Can Music Be a Weapon? | Community Idea Stations


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Can Music Be a Weapon?

Sure, that's a provacative headline. And like any good lead-in, I'll stretch out that thought like a good teaser line should be. Because on this week's World Music Show (9/22), we will attempt to answer that question (or at least give the background to its meaning) as well as discuss some of the finer points of World Beat. 

But first, some "must hears" from the first of two hours. I always like to start a show with something strong, a bang, if you will. And there is no better beats to do this with than the with the beats from Timbalada music. Timbalada music began in the Bahia region of Brazil in the imagination of virtuoso percussionist Carlinhos Brown (who, coincidentally took the name "Brown," from one of his American Soul idols, James Brown). Brown was able to fuse the rhythms of Afro-American music with those of Afro-Caribbean music to create a unique, purely Brazilian sound, that's heavy on percussion.

And becuase it's so fun to hear some rockus, upbeat music--especially from Brazil, I'll keep that Latin rhythm going for just a little bit longer. From Columbia, we'll hear from the band Aterciopelados, and from the Brazilian band Bid. Plus, as a bonus, we'll hear a Brazilian cover of a Joni Mitchell tune covered by one of that continent's biggest icons--Caetano Veloso, who covers the song "Dreamland." And, to throw a small wrench into said Latin theme, I'll continue a mini-Joni set with her song "The Magdalene Laundries," done tonight by Joni along with The Chieftains. That combination gives the song a nice twist. Mixed in this chunk of music too, will be a song by a band of Brazilian Ex-pats, known as Forro in the Dark, as well as a song by a trio who goes by the name Brazilian Girls, though, there's only one female in the band, and only one Brazilian. 

What could be a better transition from Brazilian music than a song by a master of the slide guitar? The slide guitar, known as an instrument that came to shine from the islands of Hawaii, gets some stellar treatment from Indian master slide guitarist Debashish Battacharya. He has something he calls a "trifecta of guitars," that he has built on his own. This artist, by the way, was a listener request--so I'm happy to play it.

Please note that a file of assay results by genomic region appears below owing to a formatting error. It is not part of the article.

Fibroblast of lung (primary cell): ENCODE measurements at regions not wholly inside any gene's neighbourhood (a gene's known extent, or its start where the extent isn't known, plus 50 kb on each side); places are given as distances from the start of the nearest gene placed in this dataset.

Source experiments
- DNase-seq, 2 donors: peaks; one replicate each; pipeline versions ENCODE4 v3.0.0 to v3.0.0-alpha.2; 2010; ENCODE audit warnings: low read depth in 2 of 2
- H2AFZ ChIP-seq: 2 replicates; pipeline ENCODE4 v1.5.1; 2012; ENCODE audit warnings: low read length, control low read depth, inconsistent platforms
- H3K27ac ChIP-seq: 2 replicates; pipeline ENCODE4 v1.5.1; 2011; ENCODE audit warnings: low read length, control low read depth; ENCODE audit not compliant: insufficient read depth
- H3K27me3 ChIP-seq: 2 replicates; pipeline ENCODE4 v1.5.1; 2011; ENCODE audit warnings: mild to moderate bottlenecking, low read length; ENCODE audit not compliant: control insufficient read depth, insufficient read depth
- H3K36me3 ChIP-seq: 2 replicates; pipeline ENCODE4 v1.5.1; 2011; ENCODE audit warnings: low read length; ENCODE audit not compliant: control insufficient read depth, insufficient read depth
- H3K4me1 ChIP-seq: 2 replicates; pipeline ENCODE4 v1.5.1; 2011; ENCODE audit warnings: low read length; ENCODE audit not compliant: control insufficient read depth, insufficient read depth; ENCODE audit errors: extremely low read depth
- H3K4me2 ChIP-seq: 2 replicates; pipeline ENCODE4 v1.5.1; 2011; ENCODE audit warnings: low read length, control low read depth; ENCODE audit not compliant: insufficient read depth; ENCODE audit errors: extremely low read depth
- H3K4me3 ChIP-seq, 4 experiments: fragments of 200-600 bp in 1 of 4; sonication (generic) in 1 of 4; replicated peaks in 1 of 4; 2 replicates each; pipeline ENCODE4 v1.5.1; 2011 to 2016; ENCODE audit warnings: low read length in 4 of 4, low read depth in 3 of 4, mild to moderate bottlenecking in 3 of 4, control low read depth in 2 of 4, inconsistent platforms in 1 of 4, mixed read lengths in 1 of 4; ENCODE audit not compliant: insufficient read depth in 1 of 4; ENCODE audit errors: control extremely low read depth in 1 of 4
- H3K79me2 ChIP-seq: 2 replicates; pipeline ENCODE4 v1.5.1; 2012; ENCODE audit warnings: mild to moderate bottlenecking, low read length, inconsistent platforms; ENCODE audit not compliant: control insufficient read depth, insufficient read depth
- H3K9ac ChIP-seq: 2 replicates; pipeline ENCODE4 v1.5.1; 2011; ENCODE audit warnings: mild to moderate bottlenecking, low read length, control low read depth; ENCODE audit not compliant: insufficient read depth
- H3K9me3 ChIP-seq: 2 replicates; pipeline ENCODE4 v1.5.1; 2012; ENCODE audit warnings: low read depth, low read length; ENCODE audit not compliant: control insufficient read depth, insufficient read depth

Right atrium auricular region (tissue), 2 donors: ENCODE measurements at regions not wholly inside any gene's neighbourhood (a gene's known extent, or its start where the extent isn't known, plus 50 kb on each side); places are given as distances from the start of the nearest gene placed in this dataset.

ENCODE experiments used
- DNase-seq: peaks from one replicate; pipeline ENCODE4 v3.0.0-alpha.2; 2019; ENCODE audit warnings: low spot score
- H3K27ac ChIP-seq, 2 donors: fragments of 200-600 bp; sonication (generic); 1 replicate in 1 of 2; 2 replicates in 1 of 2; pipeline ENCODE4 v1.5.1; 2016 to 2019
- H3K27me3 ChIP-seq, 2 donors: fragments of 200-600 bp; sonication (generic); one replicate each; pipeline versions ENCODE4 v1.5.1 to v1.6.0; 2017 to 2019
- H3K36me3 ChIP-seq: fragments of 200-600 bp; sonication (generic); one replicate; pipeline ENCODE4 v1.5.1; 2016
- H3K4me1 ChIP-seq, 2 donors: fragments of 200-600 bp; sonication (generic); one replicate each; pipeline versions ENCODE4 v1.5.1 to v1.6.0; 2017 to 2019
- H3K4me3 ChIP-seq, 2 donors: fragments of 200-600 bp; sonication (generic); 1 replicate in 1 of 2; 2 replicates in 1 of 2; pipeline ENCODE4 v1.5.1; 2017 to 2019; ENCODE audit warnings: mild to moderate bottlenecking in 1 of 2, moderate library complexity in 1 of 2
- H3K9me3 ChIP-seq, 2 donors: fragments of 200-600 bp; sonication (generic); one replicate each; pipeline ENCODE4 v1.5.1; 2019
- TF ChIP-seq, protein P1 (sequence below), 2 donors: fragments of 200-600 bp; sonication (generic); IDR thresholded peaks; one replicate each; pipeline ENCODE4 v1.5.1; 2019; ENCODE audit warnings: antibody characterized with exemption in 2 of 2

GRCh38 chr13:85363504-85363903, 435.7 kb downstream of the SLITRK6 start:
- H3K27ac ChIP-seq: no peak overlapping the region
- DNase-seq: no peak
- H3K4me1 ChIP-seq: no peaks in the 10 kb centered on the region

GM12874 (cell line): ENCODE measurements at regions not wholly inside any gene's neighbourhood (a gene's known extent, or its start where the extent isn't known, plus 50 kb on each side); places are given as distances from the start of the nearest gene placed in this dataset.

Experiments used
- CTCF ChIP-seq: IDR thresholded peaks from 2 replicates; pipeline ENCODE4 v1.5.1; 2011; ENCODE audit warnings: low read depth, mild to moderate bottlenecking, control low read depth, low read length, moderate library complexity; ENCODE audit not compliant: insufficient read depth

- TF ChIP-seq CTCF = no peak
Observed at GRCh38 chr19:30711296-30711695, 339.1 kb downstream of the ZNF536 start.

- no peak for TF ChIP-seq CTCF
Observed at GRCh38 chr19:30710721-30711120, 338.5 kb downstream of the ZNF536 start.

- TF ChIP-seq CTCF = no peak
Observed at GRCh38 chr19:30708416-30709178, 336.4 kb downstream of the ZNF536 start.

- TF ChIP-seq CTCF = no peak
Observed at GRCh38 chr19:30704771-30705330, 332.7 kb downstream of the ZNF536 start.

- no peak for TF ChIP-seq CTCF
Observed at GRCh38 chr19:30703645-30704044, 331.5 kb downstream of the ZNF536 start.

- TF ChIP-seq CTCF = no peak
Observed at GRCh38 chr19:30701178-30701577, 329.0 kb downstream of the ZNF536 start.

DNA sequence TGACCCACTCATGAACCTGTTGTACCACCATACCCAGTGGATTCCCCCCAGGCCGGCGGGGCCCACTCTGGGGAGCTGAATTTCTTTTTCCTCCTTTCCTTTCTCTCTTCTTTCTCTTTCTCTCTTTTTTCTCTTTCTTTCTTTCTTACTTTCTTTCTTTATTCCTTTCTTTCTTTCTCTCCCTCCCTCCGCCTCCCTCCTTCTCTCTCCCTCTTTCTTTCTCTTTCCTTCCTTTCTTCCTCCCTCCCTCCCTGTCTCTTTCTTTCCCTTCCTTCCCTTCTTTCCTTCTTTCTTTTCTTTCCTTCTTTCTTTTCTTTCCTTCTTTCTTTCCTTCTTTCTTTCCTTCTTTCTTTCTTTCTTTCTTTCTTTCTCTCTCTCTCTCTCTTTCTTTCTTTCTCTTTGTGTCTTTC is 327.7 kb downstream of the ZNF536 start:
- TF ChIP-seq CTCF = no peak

To close out the first hour, I'll play a couple of songs from the Playing for Change organization, whose soul purpose is to bring the world closer through music. They cull together dozens of musicians from around the globe and have them cover a song. It's truly amazing. Check out the link I provided. 

Now, to finally answer that senstational headline of "Can Music Be a Weapon?" Well, that thought or idiom was used by one of the late Afrobeat founders, Fela Kuti (the other being his drummer Tony Allen). During his rise to fame, in his native Nigeria, Kuti knew that music was a way to get the people he was singing to connected and more importantly, impowered, to the atrocities that were happening becuase of the Nigerian government. So, in Kuti's mind, yes, Music can be (and was) used as a weapon.

Kuti created a whole movement around Afrobeat, which incorporated all the sounds you could think of: R & B, Soul, African tribal music, funk and so much more. We'll hear a track from a CD that highlights some Afrobeat Revival music from Tony Allen, as well from Kokoto. From there, we'll make an easy transition to Juju music, from King Sunny Ade, off his CD actually titled "Juju Music."

And, to move on after that, we'll hear a style of music called Highlife. Highlife, which was created in Ghana, back in the 1940s, but pushed more to the forefront in the 1970s, thanks to its mixture of rock, soul and traditional Ghana music. It's a story of "when old meets new," with Highlife. And if that weren't enough, we'll highlight another form of African music called Congotronics. Founded in the suburbs of Kinshasha, the music features heavily-distorted sounds generated by a "Do-it-Yourself," amplification of the instruments, along with megaphones made by hand, along with percussion instruments built from old car parts. 

To round out this week's show will be a few surprises (including a few new tracks from Jimmy Cliff--ok, that was a spoiler, but I wanted you to know), along with a few songs from some Japanese artists that you may or not have heard of, like Matsuki Ayumu and Pizzacato Five. Hopefully, the sounds you're reading about will make you want to tune in. If you do, and like it, then let me know. 

The World Music Show aires every Saturday night at 10:00 p.m. on 88.9FM WCVE Public Radio or online via this website.